*The Military Cross was not awarded, and instead, a Distinguished Service Order was gazetted on 10 November 1945
Lance Corporal Floyd Orin Rourke, DCM
The following is the citation from Floyd Rourke’s Distinguished Conduct Medal citation: Rourke survived the war and served again in the Korean War. The DCM was a very rare award in the Calgary Highlanders, as it was throughout the Army, but even more so for someone as low in rank as Lance Corporal Rourke. The award was gazetted on 22 September 1945 after the recommendation was sent from 5 Canadian Infantry Brigade on 10 May 1945.
Floyd Rourke, 1945 Calgary Highlanders Archives Photo P97-84
On 26 April 1945, the Calgary Highlanders were ordered to capture Gruppen-Bühren, Germany. “A” Company was detailed to secure the first objective to serve as a firm base for the battalion attack.
To reach this objective, “A” Company had to cross 1200 yards of open, flat ground completely devoid of cover and to assist them a smoke programme was laid on. Unfortunately, due to a sudden change in wind, the smoke cleared and the company, now exposed, was subjected to most intense 20-mm, light machine gun and small arms fire which killed the Platoon Commander of Number 9 Platoon, the leading platoon, and caused many other casualties.
Lance-Corporal Rourke, realizing that he was now the senior Non-Commissioned Officer in the platoon immediately took over command of the platoon and skilfully led the men over the remaining 700 yards of open ground, through the barbed wire entanglements and enemy crawl trenches and into the final and successful assault of the objective.
Once on the objective, Lance-Corporal Rourke quickly reorganized his platoon and made a further bound to attack an 88-mm gun which was knocked out and the crew captured. A group of enemy now appeared on the platoon’s left flank and Lance-Corporal Rourke immediately moved his men over and engaged them, capturing a further twelve prisoners.
This Junior Non-Commissioned Officer, by his initiative, good judgment and complete disregard for his personal safety, not only was directly responsible for the capture of the enemy gun and sixteen prisoners but also caused by his bravery and splendid leadership the collapse of enemy resistance in the area which resulted in the complete success of the company attack.
Private Reginald Bruce Packer
Private Packer’s Military Medal was also gazetted 22 September 1945 after being passed on by 5th Canadian Brigade Headquarters on 8 May 1945.
On 26 April 1945, The Calgary Highlanders were attacking Gruppen-Buhren in Germany. “A” Company was assigned the task of securing the first objective to serve as a firm base for the battalion.
To reach this objective the company had to cross 1200 yards of open country requiring a smoke screen to cover the flanks.
Private Packer was stretcher bearer moving just in the rear of the leading platoon. As the smoke cleared, the enemy fire became deadly accurate causing many casualties. Private Packer, with complete disregard for his personal safety calmly and most courageously carried on with his work. While men were being deliberately sniped on all sides of him, he proceeded from one casualty to another administering aid.
Packer was soon the only outstanding target for the enemy fire but he never gave up until all the serious casualties were evacuated despite the fact that another stretcher bearer was hit beside him.
The devotion to duty and brave conduct displayed by this soldier were of the highest order and served as an inspiration to the whole company.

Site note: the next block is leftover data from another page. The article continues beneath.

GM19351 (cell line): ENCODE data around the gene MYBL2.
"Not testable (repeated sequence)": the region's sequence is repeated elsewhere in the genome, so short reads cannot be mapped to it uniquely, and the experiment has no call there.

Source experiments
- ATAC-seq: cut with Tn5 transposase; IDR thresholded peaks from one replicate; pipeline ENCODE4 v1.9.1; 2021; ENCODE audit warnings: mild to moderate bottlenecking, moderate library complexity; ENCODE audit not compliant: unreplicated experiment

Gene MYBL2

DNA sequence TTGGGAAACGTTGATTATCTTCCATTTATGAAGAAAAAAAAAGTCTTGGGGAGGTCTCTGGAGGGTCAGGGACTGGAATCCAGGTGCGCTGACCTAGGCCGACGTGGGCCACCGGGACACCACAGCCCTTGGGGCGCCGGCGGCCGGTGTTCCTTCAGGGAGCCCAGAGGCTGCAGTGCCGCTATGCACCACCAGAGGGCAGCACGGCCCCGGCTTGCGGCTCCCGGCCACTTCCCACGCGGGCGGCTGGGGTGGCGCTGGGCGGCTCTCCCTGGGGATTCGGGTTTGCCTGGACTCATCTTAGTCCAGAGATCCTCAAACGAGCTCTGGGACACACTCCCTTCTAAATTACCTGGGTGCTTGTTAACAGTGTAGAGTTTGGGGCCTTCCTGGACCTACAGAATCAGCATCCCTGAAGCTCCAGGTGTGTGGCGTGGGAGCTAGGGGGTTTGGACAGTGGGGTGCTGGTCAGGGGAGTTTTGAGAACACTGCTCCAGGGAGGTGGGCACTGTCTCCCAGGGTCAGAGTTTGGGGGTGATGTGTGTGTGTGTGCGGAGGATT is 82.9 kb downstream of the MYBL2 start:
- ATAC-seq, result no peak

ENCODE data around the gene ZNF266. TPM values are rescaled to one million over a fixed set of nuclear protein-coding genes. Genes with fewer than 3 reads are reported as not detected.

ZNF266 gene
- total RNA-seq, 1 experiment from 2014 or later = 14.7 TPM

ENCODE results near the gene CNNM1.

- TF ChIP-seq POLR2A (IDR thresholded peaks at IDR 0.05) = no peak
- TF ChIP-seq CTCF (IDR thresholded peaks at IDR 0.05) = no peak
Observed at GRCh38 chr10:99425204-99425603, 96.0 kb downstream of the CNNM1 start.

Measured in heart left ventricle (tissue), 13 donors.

The Calgary Highlanders lost 6 men killed and several more wounded during the attack on Gruppenbühren. The youngest fatality was 21 years old, while the oldest was 26. Platoon Sergeant John Stirling had been wounded once before and was killed at the age of 22. All six men are buried in the Holten Canadian War Cemetery in The Netherlands where 1,355 Canadians were interred. In total, 12 Calgary Highlanders are buried there.
Photos from 2001-2002 (found at http://www.rethorn.de/) show a little bit of the countryside today. At right, a farmer’s field; below, two views of the local wind farm, at sunrise, and at sunset.
27 April 1945
Artillery (as well as Vickers machine guns from the Toronto Scottish Regiment) continued to engage the enemy during the early morning. At first light a fighting patrol from “C” Company under Lieutenant Rosentrator located four 20-mm guns; they returned with five German prisoners.
“D” and “C” Companies, stopped short the previous night, had fire plans drawn up so they could attack and exploit their objectives at 0930 hrs and 1000 hrs respectively. By 1200, “D” was in position and “C” was held up by German-occupied houses until 1700. Opposition was mainly machinegun and 20mm fire, with a single gun reported in the War Diary to be an 88mm causing considerable concern until engaged and silenced by Canadian artillery.
Two members of the Scout Platoon, Private Gould and Private Walton, patrolled north of the “D” Company positions during the afternoon. The War Diary described their exploit:
After a short time (lying behind a hedge), they were surprised to see eleven enemy coming down the side road from the West. The Germans were much more surprised when suddenly confronted by two savage looking individuals in camouflage jackets. Though completely armed, they surrendered as one, and were dismayed to learn later that they were not in our lines as they thought when captured.
Further patrols at about 2300 hrs that evening went out to reconnoitre a possible further objective for “D” Company. Enemy contact was made by both patrols (one each from “C” and “A” Companies), and “D” Company was ordered not to attack until the Black Watch had a chance to establish themselves on the left, to protect the Calgary Highlanders’ flank. The patrols netted 27 prisoners, however.